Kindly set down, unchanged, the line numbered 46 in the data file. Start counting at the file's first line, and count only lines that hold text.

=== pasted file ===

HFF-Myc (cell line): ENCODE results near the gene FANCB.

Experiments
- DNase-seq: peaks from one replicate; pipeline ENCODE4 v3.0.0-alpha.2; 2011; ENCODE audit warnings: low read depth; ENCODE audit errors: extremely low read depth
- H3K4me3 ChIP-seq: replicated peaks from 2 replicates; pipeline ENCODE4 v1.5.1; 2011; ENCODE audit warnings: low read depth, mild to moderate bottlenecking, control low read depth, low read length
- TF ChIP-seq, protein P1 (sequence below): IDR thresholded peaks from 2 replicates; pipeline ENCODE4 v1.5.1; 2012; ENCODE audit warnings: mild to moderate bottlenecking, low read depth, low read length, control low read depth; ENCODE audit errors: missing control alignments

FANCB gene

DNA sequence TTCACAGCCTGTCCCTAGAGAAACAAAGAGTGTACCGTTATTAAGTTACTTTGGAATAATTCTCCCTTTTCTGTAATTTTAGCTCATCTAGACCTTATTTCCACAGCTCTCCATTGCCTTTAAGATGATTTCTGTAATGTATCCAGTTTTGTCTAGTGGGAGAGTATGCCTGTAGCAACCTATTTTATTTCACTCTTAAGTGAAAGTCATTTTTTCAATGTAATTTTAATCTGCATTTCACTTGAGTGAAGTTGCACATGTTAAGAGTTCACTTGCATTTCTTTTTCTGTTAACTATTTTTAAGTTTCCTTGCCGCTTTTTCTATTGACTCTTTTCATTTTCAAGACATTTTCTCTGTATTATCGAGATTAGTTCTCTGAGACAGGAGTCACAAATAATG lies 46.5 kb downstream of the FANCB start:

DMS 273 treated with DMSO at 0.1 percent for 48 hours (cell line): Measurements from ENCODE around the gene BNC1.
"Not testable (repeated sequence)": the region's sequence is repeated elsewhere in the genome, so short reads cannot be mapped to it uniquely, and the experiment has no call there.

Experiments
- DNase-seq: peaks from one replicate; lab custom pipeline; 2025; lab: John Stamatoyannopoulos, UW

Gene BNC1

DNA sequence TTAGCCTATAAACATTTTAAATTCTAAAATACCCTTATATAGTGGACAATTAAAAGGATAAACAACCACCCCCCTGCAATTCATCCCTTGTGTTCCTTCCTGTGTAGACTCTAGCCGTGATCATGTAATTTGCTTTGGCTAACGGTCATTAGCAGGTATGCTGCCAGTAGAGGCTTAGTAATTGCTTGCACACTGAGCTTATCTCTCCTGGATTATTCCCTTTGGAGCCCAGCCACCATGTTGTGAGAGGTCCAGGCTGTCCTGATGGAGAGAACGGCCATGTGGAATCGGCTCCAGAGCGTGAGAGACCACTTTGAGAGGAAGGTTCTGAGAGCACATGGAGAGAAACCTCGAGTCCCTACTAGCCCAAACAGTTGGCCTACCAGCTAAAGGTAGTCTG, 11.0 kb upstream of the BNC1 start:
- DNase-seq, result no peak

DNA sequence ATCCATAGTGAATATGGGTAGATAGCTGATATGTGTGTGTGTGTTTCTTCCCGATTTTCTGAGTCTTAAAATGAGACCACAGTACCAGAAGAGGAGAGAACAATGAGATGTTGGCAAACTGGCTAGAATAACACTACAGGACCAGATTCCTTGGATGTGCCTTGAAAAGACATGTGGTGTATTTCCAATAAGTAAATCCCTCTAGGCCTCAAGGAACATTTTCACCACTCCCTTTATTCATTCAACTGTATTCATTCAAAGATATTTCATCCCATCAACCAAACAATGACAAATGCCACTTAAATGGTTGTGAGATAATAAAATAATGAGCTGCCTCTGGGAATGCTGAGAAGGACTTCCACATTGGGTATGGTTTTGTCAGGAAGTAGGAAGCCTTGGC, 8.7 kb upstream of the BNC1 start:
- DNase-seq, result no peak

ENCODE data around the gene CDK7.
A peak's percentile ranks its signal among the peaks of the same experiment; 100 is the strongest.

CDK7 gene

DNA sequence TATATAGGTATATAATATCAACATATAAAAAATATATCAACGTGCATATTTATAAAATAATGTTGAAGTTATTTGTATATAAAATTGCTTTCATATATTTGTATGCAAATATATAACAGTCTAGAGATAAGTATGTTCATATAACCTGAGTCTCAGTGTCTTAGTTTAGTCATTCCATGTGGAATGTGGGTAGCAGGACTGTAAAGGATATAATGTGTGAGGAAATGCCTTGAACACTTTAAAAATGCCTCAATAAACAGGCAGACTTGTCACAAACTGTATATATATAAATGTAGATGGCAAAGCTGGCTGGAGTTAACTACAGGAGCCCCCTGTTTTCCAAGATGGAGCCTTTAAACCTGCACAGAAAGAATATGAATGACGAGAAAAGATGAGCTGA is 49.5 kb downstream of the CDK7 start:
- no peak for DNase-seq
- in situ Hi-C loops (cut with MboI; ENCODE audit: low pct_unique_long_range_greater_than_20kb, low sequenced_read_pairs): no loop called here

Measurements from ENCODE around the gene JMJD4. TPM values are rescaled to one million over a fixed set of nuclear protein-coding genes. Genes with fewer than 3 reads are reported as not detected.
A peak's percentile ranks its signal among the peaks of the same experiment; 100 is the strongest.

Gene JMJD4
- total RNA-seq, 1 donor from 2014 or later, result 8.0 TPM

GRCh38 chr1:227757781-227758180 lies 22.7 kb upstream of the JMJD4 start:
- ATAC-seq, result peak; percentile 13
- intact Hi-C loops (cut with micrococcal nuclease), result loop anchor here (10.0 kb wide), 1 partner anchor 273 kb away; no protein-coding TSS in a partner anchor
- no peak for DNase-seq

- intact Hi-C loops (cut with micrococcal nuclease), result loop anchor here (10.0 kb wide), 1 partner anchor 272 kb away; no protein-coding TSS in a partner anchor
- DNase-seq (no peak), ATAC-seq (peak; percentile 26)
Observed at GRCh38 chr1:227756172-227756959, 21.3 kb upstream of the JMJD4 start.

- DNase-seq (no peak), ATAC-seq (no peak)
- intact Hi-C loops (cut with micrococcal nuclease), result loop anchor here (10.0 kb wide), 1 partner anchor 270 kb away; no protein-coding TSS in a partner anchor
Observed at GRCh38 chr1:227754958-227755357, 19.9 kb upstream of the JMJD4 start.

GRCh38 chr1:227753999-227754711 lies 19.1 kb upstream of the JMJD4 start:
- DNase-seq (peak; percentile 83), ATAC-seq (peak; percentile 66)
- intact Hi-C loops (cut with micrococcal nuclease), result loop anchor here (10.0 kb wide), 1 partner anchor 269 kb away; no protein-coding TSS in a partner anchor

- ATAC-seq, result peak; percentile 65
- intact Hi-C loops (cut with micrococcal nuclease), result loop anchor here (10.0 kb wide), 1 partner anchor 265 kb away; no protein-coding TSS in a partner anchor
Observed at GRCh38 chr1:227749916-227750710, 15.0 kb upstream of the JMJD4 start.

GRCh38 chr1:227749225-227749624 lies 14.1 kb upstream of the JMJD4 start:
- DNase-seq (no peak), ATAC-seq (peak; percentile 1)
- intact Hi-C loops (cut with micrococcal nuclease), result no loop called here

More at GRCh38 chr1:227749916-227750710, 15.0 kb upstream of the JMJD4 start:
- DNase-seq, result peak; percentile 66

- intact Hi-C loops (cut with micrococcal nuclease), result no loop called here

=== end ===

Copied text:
More at GRCh38 chr1:227749916-227750710, 15.0 kb upstream of the JMJD4 start: